TO: Joint Committee on Finance
FROM: Susan McMurray, AFSCME Wisconsin Council 32
SUBJECT: State Employees Should Not Pay More for Healthcare
As the Joint Committee On Finance (JFC) looks for savings in state employee health insurance programs, AFSCME Council 32 urges the Committee to not raise deductibles, out-of-pocket limits or co-pays on state employees.
Over the last six years, state employees have taken significant cuts to their benefits, in particular their healthcare, which has created a host of negative consequences for the state of Wisconsin.
On the issue of self-insurance, the Group Insurance Board (GIB) issued a memo on the 26th of May listing the numerous benefits cuts state workers have received in their healthcare plans since 2011. That list, for reference, is below:
2011: State employees share of premiums increased from 6 to 12% – an $82.4 million cut for state employees
2012: GIB switches to 90/10 co-insurance model – a $65 million cut for state employees
2016: $250 individual/$500 family deductibles added, office copayments and coinsurance for prescription drugs. All adding to an $84.7 million cut for state employees
As the legislature looks for savings, AFSCME Council 32 urges legislators to demand that the Walker administration negotiate better contracts with the insurance companies in the state health plan.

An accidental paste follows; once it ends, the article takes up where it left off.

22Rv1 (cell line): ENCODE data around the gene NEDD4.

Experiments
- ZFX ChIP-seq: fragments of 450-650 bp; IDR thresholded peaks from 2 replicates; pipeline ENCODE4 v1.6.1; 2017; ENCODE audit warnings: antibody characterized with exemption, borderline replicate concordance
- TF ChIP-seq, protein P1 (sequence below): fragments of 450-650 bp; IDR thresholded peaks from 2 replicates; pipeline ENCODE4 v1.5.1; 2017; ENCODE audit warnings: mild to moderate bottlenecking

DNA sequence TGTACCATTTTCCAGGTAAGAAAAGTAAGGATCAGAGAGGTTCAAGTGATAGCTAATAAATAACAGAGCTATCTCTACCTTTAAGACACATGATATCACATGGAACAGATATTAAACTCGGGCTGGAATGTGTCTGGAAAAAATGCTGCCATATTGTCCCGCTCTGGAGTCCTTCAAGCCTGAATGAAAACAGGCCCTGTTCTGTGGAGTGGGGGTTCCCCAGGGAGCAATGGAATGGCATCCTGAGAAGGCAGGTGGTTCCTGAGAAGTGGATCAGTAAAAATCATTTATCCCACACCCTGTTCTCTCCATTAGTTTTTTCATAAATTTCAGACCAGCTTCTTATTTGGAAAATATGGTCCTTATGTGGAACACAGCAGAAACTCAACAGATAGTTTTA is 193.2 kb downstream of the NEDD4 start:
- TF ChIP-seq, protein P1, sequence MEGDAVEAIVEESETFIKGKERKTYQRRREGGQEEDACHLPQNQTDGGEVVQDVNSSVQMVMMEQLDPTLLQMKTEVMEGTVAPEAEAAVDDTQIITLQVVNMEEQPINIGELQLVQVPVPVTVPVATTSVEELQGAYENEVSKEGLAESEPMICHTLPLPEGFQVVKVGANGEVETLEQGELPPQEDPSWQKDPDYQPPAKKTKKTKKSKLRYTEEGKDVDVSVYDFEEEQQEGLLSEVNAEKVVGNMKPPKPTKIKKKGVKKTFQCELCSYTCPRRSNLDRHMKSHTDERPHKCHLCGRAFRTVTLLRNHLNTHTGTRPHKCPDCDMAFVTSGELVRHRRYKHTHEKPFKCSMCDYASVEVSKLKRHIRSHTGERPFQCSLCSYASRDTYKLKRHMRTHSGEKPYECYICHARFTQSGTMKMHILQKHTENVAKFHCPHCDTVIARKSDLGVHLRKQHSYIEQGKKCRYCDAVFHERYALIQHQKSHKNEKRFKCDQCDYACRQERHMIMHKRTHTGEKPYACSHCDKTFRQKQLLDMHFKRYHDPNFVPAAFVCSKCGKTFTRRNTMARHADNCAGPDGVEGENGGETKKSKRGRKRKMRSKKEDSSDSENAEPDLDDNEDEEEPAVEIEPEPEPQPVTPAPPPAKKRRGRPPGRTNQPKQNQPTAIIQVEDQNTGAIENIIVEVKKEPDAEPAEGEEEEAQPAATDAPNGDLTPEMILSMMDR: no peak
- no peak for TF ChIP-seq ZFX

A reduction of insurance company profits will provide the savings the legislature needs without having to further cut benefits for state employees.
Therefore, AFSCME Council 32 urges legislators to demand the Walker administration negotiate better contracts on behalf of Wisconsin with insurance companies.
State workers have been treated as a piggy bank by the Walker administration for far too long. Additional cuts to benefits, such as the ones being discussed currently in the legislature, only serve to further undermine the already fragile workforce and infrastructure required for state services to operate effectively.
The legislature should do right by state workers – approve the pay raises in the budget, and don’t cut benefits.